July 12, 2007

Linux Power Management

Filed under: Uncategorized — mhoye @ 11:38 am

Back in the early nineties, I once put a Powerbook Duo to sleep for weeks. When I turned it back on, there it was, just the way I left it, windows and all, in just seconds.

Now, running Linux on modern hardware I can sometimes get that to work, and sometimes not, and it won’t work at all if I have a USB key or an SD card plugged in, and it might depend on a race condition between two competing power management programs, of the three or four available, and some of the time it will wake back up just fine, and other times not so much…

This stuff should really just work, but getting it to that state is some serious nerd voodoo, if it’s possible at all.

I haven’t figured out how to kill people with my brain yet, so those of you who’d like to suggest that I buy a Mac can for the time being do so with impunity.

July 5, 2007

At Last, The Reveal

Filed under: analog — mhoye @ 9:27 pm

Ladies and gentlemen, at four forty-nine P.M. today: John Francis Rootham. No news about his initial weight, but despite the fact that he was reportedly born naked and completely unable to fend for himself, I’m sure he’s going to a towering hulk of a less-than-ten-pound young man.

Congratulations, Chris and Darcy!

July 3, 2007

A Perplexing Truth Made Shockingly Manifest

Filed under: Uncategorized — mhoye @ 10:56 pm

What, a particular Zen koan asks, is the nature of a spinning chicken? Somewhat less opaquely, though also less elegantly, one might ask: is one defined by one’s actions, or does one have an innate nature? Is this nature inherent, an immutable thing that you cannot escape or transcend, or can it be shaped by one’s decisions, actions and reactions?

I, for one, have just accidentally spilled beer on my copy of “Time Management For Systems Administrators.”

I’m not sure what that means, but whichever way you want to go, the symbolism is rich.

(Update: And then, strictly speaking, blogged about it.)

July 1, 2007


Filed under: Uncategorized — mhoye @ 7:24 pm

Two or three years ago during a trip to my eye doctor, he asked if I wanted to get my retinas photographed. When I asked why you’d do that, he said that they can now take very high-resolution pictures of the back of your eyes, and that they can compare those old shots to new ones as you go along, with the possibility of catching problems early. I’m still not clear on what exactly you do with eye problems once you’ve caught them; I’m really not up to speed on the state of that particular art. Can you trade them in yet? Will they grow new ones for you, in a tank?

Anyhow, he took one look at the pictures that came back and said “Wow.” Which I thought, in hindsight, to be a touch unprofessional, because when a doctor of any kind looks at a test of any kind, having a dry “wow” escape their lips unbidden is just a teensy bit disconcerting. But then he followed it up with “I bet you’ve got a lot of family pictures where you’re squinting in them, don’t you?”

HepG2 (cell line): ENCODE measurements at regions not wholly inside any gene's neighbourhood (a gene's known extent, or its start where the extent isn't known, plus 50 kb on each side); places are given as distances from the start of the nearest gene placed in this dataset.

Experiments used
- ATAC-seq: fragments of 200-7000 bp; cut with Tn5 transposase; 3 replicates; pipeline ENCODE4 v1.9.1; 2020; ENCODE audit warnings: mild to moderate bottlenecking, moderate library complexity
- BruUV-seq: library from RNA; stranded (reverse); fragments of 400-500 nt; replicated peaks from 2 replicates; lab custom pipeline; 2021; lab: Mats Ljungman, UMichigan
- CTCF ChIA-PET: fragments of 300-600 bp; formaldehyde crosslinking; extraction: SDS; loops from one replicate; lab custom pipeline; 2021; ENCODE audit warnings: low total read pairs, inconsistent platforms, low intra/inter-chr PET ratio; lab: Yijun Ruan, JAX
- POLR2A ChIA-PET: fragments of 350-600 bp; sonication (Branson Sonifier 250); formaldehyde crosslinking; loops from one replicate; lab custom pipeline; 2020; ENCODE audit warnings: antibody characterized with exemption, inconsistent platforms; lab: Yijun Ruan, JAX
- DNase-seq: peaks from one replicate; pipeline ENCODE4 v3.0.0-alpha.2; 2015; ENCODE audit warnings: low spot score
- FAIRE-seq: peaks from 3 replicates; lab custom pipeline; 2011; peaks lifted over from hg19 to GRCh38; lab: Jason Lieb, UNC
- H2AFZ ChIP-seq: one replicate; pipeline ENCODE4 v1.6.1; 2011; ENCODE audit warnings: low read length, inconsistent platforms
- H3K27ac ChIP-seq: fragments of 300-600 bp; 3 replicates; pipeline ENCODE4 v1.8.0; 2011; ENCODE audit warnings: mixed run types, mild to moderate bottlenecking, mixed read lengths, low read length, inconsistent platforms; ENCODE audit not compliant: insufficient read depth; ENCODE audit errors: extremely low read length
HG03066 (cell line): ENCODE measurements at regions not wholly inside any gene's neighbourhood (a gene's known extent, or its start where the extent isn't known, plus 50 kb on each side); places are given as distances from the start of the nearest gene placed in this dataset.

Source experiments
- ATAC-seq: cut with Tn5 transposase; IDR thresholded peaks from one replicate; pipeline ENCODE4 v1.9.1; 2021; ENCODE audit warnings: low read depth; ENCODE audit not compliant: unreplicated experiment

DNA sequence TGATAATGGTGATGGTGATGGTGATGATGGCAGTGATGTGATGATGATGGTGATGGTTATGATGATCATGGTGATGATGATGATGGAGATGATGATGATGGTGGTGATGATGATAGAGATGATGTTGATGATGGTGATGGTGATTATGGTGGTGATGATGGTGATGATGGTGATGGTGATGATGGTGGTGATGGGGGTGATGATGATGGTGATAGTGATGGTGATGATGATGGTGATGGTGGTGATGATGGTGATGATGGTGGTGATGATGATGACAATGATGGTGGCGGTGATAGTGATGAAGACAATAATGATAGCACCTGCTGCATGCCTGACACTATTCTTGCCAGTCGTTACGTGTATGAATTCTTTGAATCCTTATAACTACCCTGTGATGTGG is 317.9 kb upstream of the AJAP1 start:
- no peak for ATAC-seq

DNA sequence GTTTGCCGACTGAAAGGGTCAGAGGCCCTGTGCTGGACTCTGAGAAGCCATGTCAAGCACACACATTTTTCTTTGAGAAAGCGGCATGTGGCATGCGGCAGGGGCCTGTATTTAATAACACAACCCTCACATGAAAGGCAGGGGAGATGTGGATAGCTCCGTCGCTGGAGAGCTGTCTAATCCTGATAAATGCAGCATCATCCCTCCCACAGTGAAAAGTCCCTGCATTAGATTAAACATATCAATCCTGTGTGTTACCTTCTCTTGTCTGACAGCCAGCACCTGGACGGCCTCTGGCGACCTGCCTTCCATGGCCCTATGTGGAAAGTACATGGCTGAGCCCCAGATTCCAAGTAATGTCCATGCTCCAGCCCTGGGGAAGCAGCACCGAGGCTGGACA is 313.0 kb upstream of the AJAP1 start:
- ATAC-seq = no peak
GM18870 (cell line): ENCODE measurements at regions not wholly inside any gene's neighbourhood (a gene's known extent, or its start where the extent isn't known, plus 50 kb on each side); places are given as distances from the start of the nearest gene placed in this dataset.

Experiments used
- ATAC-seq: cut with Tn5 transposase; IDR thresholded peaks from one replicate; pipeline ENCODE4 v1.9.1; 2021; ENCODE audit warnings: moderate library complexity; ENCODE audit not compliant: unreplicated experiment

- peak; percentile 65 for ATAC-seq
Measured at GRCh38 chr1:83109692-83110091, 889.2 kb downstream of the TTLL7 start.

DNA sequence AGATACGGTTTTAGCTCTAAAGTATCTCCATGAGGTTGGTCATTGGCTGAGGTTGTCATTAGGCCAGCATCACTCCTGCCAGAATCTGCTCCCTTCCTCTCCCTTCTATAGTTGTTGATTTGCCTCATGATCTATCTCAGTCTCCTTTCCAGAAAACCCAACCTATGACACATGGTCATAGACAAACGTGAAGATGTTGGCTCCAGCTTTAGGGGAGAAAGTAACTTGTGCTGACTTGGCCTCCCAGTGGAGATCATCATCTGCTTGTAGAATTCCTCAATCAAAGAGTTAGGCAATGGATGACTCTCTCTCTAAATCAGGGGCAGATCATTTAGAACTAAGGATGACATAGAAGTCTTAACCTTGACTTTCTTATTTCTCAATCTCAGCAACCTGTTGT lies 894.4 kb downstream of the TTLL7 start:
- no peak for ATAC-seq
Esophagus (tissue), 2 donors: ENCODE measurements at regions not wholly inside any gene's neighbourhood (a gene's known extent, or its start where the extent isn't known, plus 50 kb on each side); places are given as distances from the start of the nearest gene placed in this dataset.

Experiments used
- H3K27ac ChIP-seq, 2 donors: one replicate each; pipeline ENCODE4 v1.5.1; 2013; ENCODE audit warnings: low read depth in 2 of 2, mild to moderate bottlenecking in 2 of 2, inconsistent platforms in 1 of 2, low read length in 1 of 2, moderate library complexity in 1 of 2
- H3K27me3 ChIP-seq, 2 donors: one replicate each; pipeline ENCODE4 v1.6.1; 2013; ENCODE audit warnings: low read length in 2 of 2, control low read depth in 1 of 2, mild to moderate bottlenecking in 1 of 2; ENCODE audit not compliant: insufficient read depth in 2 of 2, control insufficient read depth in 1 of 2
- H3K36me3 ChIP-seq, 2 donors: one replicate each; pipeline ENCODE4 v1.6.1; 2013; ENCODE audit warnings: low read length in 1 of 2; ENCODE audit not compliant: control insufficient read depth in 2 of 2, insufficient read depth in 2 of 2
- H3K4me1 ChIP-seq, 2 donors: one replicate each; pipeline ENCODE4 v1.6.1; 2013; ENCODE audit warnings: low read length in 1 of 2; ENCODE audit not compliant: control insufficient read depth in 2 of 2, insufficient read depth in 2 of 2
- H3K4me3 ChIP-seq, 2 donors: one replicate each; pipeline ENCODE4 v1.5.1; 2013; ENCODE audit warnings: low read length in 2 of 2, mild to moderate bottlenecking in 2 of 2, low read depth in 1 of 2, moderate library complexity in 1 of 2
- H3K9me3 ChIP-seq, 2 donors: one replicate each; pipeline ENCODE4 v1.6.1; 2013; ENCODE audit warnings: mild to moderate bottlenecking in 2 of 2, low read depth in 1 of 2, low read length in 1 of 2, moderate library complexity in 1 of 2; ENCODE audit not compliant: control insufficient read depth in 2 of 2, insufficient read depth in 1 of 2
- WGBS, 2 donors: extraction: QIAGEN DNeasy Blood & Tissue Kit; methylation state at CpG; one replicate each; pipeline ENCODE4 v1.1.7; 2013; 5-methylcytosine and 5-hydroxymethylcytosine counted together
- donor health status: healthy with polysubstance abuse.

Why yes. Why yes indeed, I do. How do you know that, please?

“Take a look at this.”

So, it turns out that the back of most people’s eyes are a healthy, saturated pinkish red color. Mine? Not so much. Pale, pale pink, just this side of a bloodless yellow. Not an indicator of much of anything, apparently, (vampirism is sadly right out but given my stature, thinning hair and predisposition towards the precious, it loves us, I am at some risk of gollumism) but just the root cause of the fact that I find bright lights extremely uncomfortable. Which is, should tell you, true, hence the pictures.

A few days ago, I picked up some of these, Nike’s amber-tinted contact lenses; and I’m pretty surprised. The contrast of objects, the details that I can suddenly see in them is insane – stuff just jumps out at you, sharply focused and in stark, bold contrast to its surroundings. I can see thick, deep texture in clouds that I couldn’t see at all before, see detail in motion that I couldn’t even begin to make out. Can people with normal eyes see that stuff? I sure can’t; most clouds are just bundles of flat gray-white glare to me, but with these things in it’s all I can do not to just stare. At almost anything, really, like I was missing something all this time.

It’s so wierd, because the tradeoff is all the colors I’m not seeing “correctly”, whatever that means. Some blues become teal, others bright green. Gold becomes, greyish, or bright ruby red, and various browns and whites turn into high-contrast sepiatones that are hard to describe. Green plants, around dusk, turn an odd purplish-white.


On top of that, maybe the best thing about them is that I can put sunglasses on over them, and all of a sudden I can look at the whole wide world without having to squeeze my eyes three-quarters of the way shut.

I’m a fan, is all I’m saying.

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